Move if you have to. Lots of new grads have to do it. It's the way things are in some areas, unfortunately. You gotta do what you gotta do. Let me tell you that I know quite a few fellow graduates, including the year before me and the year after me, that moved away to another state one to two years ago and now they are starting to move back and they are getting the coveted positions at major hospitals.

    And lastly, love is hard...sad to say but it's very disappointing when a finance is not on the same page as you. Step back out of your situation for a moment and take a good hard look around. No one really knows what a BSN degree entails unless they've gone through it themselves. It is one of the most rigorous degrees to complete, if not THE most rigorous bachelors degree out there. It's not just taking classes and passing finals as other degree programs are. You have learned how to care for another person's life and their well-being. And even when you get your first job, you're still lacking so much knowledge.

    If a man knows how hard you worked, and all you had to go through, to become a nurse...a career you did the work of seven years for just to get to that point, that you strived very hard for and did copious amounts of brain work and physical work for, to be able to achieve...and he is giving ultimatums or telling you the relationship is over if you do certain things for your new career or work in certain places...then that..deep down...is not the man you are supposed to be with. And that is perfectly ok. I mean it. It will be ok. You will be ok. It will be hard turning into a single person and transitioning into that stage of your life while you are transitioning into being a nurse. But if he won't support your decisions now, he won't support your decisions in the future unless they are his decisions. If you allow him to dictate who you are and what you are going to do, he's going to feel he can do that your entire relationship. He's not your father giving advice, he's not a friend giving advice, he's a fiance who is going to end up being a husband. If that's who he is as a person, you are not going to change that. Those qualities are woven into the fabric of who he is as a person. Sigh...can you tell this is coming from experience? You are you, and this is your life. You only have one, and no one is guaranteed to live it until old and gray. Seize your life, it is yours, and be strong. Whatever decisions you make, they are yours and should not be anyone else's.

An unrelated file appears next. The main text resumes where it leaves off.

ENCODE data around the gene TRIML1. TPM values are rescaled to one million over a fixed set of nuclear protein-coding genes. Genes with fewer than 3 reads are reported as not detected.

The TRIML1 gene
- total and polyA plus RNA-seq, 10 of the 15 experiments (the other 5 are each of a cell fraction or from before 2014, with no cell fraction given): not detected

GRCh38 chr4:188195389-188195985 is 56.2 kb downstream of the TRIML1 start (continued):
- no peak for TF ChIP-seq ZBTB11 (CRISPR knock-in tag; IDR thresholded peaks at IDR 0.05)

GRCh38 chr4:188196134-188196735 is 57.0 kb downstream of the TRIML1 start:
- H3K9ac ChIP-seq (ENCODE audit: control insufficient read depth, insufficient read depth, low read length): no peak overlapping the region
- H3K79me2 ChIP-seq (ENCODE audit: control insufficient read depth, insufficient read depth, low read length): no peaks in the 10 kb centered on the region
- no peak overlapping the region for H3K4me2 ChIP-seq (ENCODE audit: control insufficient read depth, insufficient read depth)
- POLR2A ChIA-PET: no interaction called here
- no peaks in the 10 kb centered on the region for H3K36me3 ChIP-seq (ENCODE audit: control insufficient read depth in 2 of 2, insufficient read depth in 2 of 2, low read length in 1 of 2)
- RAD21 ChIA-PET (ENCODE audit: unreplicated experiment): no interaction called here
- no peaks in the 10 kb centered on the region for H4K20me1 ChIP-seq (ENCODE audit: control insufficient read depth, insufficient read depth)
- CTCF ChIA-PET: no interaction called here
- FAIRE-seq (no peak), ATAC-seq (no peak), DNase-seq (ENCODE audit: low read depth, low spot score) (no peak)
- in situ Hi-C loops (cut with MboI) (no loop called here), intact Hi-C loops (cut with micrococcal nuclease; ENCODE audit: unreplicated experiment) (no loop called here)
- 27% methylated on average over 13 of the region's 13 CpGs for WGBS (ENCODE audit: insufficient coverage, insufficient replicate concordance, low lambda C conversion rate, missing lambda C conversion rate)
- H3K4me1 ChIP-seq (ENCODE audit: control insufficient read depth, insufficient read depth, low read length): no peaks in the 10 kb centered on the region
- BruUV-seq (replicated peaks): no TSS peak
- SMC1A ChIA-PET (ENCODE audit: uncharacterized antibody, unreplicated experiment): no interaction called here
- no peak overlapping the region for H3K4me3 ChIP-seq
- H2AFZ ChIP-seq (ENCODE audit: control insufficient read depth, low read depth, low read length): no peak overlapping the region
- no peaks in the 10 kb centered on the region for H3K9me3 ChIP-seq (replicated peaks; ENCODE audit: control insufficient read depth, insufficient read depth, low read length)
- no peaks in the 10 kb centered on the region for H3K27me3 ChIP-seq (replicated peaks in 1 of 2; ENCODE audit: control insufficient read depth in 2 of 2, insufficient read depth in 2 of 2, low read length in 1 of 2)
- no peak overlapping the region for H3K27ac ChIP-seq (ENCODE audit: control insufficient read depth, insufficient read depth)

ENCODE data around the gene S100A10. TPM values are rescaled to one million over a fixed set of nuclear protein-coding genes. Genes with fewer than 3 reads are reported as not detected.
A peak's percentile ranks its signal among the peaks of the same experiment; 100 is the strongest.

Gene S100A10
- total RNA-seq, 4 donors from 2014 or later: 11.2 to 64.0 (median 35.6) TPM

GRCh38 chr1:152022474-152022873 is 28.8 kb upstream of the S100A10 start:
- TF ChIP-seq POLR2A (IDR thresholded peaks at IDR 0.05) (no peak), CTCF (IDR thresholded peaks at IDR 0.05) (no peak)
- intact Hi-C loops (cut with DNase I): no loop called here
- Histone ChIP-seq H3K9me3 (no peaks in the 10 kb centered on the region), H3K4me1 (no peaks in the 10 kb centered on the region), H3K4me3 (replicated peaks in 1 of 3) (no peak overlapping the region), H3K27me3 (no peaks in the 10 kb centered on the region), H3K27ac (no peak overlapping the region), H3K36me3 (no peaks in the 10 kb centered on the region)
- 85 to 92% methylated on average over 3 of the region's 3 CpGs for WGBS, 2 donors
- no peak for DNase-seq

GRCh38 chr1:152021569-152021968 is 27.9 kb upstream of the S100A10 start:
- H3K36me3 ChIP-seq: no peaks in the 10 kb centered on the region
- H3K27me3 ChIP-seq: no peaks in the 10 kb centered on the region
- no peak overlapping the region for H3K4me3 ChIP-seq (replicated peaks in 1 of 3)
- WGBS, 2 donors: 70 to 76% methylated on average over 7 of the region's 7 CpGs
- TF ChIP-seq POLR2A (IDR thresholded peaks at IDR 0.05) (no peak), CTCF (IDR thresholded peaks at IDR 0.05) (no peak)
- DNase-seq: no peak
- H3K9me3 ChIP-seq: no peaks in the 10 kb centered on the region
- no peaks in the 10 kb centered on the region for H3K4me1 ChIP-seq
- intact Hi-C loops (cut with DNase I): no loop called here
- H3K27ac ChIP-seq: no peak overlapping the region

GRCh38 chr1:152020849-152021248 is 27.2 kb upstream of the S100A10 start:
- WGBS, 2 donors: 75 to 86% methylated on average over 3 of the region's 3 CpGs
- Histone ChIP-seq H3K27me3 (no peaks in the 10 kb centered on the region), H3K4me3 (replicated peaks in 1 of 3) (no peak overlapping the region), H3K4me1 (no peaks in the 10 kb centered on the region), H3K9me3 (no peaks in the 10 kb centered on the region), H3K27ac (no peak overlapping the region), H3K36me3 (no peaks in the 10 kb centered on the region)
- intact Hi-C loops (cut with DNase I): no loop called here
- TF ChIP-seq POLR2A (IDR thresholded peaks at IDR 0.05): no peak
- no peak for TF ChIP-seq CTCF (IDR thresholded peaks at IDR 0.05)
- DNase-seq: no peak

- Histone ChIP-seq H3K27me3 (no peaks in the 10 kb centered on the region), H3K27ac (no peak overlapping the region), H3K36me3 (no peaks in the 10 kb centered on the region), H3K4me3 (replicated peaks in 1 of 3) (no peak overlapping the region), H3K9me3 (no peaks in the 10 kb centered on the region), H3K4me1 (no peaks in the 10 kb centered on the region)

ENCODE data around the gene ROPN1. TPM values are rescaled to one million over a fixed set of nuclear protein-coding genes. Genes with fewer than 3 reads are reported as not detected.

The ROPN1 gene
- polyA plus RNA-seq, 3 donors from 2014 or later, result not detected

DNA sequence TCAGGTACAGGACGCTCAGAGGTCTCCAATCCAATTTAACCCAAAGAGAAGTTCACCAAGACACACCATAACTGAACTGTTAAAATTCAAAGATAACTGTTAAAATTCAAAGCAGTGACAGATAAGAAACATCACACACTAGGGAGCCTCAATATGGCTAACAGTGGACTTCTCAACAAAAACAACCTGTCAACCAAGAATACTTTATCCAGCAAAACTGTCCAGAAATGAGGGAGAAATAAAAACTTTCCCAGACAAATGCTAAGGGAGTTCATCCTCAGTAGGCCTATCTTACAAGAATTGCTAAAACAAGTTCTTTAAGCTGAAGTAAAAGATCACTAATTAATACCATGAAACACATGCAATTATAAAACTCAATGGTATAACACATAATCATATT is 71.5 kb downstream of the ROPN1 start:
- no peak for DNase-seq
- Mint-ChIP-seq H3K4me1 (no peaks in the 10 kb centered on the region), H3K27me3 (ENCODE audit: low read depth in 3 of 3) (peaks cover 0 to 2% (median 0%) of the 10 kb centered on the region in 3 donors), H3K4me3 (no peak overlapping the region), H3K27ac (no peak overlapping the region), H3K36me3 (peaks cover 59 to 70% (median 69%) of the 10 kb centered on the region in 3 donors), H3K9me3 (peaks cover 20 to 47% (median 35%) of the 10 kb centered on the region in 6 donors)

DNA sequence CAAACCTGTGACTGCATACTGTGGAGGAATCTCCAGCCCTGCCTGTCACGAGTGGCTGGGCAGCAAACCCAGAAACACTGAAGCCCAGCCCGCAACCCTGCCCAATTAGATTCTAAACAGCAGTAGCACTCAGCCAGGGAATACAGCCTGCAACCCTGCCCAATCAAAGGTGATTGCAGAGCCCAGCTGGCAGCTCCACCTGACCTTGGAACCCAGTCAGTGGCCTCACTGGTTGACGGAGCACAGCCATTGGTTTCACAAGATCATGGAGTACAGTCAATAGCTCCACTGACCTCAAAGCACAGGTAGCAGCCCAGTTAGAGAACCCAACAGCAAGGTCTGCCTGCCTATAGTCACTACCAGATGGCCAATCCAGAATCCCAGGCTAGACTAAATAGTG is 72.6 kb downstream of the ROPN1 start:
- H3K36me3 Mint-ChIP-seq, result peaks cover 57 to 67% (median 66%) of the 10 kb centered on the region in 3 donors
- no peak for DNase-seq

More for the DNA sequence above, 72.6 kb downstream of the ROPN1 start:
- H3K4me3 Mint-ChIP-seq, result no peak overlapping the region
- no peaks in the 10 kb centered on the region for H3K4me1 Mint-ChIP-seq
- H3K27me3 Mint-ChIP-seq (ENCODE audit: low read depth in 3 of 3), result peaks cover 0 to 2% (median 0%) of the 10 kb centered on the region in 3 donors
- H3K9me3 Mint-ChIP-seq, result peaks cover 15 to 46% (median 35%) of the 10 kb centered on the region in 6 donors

Breathe, get through upcoming goals, strive, get out there, don't let disappointment turn you around, and feel the hug I'm sending you right now

  • Jan 2

    Quote from Avid reader
    You are definitely a psych nurse!!! Well perceived!!!
    Well then, since my sense has been confirmed, shall we take it to the next level?

    I also sense that attention is the goal of this endeavor. One who seeks attention through questionable techniques does so due to a feeling of not being fulfilled. People use available techniques that they know work best, to get attention and get a fix of feeling momentarily fulfilled.

    But it all comes down to bad attention is better than no attention...

  • Jan 1

    Quote from Bottomed out
    Why do people respond.
    This has been both an entertaining and learning experience for me, Bottomed out.

    Ethio has sparked quite a lively discussion both here and with my wife Belinda. For example, she ran a lab before becoming a nurse 10+ years ago. Belinda recounted several stories with me, two involving a patient who suffered a brain bleed and another who had an alternating Coumadin dose of 15 and 20 mg!

    Being a geriatric psych nurse, I get just enough medical to keep me interested. I believe being in the company of medical nurses who know what they're talking about helps me be a better nurse.

    So, Ethio got a like from me for sparking this lively discussion. I'm grateful to those who responded with their witty and informative posts!